Conspiracy film specialist Alan J. Pakula turned journalists Bob Woodward and Carl Bernstein's best-selling account of their Watergate investigation into one of the hit films of Bicentennial year 1976. While researching a story about a botched 1972 burglary of Democratic Party headquarters at the Watergate apartment complex, green Washington Post reporters/rivals Woodward (Robert Redford, who also exec produced) and Bernstein (Dustin Hoffman) stumble on a possible connection between the burglars and a White House staffer. With the circumspect approval of executive editor Ben Bradlee (Jason Robards), the pair digs deeper. Aided by a guilt-ridden turncoat bookkeeper (Jane Alexander) and the vital if cryptic guidance of Woodward's mystery source, Deep Throat (Hal Holbrook), Woodward and Bernstein "follow the money" all the way to the top of the Nixon administration. Despite Deep Throat's warnings that their lives are in danger, and the reluctance of older Post editors, Woodward and Bernstein are determined to get out the story of the crime and its presidential cover-up. Once Bradlee is convinced, the final teletype impassively taps out the historically explosive results. ~ Lucia Bozzola, Rovi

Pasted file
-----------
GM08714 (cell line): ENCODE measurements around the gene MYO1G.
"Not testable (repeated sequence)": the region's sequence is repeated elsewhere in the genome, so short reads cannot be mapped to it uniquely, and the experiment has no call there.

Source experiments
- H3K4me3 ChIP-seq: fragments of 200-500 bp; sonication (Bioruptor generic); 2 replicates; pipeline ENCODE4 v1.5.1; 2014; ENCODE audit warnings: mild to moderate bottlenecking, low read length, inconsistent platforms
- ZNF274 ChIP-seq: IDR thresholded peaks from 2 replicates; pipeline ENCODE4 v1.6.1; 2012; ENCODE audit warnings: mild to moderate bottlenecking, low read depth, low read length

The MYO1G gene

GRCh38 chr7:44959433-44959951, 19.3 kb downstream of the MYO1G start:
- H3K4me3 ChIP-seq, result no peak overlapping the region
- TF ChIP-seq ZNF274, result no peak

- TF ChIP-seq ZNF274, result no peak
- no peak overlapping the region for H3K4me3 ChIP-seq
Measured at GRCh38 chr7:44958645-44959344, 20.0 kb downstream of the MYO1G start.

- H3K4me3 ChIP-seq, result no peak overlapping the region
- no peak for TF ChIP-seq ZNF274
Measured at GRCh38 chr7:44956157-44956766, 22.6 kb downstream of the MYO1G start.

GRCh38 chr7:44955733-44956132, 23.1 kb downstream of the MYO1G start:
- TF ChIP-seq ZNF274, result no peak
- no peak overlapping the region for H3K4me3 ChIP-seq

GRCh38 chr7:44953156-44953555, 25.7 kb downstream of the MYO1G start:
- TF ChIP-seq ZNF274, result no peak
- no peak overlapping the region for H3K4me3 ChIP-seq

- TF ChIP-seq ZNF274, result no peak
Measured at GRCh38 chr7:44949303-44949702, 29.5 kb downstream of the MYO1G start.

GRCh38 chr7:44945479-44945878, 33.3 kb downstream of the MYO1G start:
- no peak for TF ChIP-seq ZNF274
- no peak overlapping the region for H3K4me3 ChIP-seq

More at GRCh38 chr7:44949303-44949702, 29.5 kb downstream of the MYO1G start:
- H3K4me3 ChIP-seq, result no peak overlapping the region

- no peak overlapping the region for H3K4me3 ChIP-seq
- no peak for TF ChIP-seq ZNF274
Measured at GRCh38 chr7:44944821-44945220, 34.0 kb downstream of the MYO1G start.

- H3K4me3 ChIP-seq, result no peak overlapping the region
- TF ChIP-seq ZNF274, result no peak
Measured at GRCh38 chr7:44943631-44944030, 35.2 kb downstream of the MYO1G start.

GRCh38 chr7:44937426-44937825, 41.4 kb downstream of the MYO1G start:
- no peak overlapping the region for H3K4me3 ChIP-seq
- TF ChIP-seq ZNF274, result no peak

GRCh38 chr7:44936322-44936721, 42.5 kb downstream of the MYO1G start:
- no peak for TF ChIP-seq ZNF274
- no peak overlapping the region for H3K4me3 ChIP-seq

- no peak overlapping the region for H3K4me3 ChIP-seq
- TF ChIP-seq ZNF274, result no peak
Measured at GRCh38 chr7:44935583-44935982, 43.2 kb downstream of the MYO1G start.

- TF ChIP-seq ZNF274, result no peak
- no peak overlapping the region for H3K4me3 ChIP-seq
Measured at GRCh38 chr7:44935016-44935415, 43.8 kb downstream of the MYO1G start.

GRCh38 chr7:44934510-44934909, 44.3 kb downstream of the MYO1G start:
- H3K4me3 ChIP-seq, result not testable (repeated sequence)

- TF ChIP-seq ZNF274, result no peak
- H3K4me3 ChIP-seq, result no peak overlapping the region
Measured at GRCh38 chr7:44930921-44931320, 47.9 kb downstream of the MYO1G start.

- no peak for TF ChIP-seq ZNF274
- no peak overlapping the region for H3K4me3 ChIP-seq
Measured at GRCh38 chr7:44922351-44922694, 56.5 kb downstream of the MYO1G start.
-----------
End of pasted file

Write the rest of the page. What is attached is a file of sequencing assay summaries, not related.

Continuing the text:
They just don't make movies like this anymore: realistic, un-hyped, detailed, and with strong, natural, visual geometry. The feel of the 1970s is palpable. Ignore the brain-dead reviewers who say it's slow; it's real. And the implications of this true story are frightening--and need to be relearned in our time.
This movie is an eye-opener about two men who were courageous enough to follow their hearts despite "bad people" trying to stop them. If these two reporters had not reported Watergate persistently, our country may have gone a different direction - perhaps to political disaster. It's inspiring to see this bravery which is, unfortunately, uncommon today. No special effects so it's a true grit movie! It also makes you realize how much work it was to be a reporter back then - today, anyone can be "media."